London: Britain must accept more Syrian refugees faster in response to a humanitarian crisis of people fleeing conflict, a group of over 300 lawyers demanded in a statement released Monday.
The group, which includes a former president of Britain’s supreme court and other prominent figures, called for the suspension of a system whereby asylum seekers claim asylum in the first EU country to which they arrive.
“We consider that the UK Government’s offer to resettle 20,000 of the most vulnerable Syrian refugees from camps in the Middle East, spread over five years, is too low, too slow and too narrow,” the statement read.
Stephen Sedley, a signatory of the petition and a former appeal court judge, said that “stable and prosperous” Britain could do far more.
“As the statement explains, it is within the UK’s power to curtail the lethal boat traffic by enabling refugees from countries such as Syria and Iraq to travel here lawfully in order to apply for asylum,” Sedley said.
“Since refuge from persecution and war is a universal human right, this means recognising that our Government’s present offer to take no more than 20,000 Syrian refugees over five years is wholly inadequate.”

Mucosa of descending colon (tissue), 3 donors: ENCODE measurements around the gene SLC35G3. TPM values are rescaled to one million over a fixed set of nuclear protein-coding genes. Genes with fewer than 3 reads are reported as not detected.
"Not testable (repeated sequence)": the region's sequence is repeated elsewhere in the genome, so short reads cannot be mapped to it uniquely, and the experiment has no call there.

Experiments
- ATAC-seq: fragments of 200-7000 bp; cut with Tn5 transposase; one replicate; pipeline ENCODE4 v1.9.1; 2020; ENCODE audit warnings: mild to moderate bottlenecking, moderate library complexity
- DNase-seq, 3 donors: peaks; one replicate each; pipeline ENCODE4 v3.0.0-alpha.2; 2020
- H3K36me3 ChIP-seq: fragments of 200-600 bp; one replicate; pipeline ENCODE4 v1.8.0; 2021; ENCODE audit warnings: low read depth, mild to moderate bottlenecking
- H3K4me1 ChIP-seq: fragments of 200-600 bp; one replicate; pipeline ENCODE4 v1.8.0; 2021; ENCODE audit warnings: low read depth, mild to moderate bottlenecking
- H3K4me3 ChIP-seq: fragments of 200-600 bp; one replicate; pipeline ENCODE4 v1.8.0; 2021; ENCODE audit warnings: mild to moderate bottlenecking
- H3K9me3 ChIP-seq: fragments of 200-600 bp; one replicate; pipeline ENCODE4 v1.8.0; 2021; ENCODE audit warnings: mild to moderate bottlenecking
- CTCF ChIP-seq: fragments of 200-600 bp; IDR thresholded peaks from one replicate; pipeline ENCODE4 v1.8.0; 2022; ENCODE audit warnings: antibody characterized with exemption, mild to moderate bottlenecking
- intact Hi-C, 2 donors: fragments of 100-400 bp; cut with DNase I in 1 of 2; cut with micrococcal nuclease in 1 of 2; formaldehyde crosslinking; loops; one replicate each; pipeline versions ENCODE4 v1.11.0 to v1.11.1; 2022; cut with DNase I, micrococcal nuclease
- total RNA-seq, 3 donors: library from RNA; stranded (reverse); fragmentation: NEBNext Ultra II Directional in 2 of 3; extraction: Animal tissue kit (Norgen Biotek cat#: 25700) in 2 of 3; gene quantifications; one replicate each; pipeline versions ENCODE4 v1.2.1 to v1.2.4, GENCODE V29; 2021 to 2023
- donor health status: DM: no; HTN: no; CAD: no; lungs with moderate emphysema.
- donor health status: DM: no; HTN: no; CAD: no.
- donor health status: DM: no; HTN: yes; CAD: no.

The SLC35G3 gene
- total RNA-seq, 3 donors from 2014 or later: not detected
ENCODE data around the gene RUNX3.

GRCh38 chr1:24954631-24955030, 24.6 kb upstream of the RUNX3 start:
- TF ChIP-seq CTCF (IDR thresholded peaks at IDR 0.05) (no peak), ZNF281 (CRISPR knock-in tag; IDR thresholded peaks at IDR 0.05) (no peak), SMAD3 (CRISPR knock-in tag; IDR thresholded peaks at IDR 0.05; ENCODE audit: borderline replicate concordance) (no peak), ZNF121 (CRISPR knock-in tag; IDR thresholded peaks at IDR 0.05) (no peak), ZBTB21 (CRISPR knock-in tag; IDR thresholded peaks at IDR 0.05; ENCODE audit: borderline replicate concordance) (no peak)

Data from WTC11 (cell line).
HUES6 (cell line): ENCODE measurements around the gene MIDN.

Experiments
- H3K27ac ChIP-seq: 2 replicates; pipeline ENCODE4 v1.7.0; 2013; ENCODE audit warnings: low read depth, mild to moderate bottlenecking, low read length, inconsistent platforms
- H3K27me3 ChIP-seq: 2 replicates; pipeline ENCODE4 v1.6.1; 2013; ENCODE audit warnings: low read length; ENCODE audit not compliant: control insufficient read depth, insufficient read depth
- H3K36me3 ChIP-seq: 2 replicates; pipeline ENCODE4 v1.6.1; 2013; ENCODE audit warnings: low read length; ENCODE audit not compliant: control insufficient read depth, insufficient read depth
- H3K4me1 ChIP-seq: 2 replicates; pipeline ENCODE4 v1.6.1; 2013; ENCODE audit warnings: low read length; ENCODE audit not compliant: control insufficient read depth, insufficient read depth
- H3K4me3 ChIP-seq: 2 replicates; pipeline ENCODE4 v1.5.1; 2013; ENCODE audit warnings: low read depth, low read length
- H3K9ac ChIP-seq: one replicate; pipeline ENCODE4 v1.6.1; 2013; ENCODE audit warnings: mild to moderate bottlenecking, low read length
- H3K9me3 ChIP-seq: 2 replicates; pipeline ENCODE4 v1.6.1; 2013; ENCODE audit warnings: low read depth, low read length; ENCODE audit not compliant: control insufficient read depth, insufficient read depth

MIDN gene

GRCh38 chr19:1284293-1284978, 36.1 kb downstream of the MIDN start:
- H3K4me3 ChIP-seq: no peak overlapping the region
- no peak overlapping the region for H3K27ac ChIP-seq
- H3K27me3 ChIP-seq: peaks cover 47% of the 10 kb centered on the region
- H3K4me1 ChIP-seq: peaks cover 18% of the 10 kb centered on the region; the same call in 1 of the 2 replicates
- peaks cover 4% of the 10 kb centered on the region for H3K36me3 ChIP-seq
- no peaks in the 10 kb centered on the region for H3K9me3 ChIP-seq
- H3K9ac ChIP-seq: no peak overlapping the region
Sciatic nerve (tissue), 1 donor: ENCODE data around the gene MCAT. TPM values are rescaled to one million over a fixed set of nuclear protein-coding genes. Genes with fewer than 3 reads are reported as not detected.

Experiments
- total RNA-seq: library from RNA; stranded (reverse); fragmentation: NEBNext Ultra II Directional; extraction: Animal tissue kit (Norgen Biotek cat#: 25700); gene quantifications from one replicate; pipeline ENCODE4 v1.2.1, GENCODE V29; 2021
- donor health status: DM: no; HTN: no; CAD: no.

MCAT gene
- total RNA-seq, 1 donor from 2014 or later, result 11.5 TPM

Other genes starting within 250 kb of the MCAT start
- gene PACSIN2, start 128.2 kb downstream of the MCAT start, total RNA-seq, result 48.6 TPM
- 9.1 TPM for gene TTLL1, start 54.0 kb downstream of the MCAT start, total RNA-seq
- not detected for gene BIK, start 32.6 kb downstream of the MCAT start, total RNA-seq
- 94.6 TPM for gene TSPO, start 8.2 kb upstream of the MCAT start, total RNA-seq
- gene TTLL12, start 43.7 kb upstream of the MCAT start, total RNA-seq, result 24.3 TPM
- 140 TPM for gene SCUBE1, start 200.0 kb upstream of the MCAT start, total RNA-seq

Over four million Syrians have been forced to flee their war-torn country since a brutal conflict broke out in 2011, with millions more internally displaced.
Charity Oxfam has accused a range of countries including Britain, France and Russia of failing to do their fair share for Syrians.
In response to the lawyers’ criticism, Britain’s newly-appointed minister for Syrian refugees Richard Harrington said taking more refugees would take “careful and meticulous” planning.
“We are working closely with UNHCR to identify and resettle those in the regions who are the most vulnerable,” Harrington said.
“This also deters people from attempting these perilous journeys which have already led to so many tragic deaths.”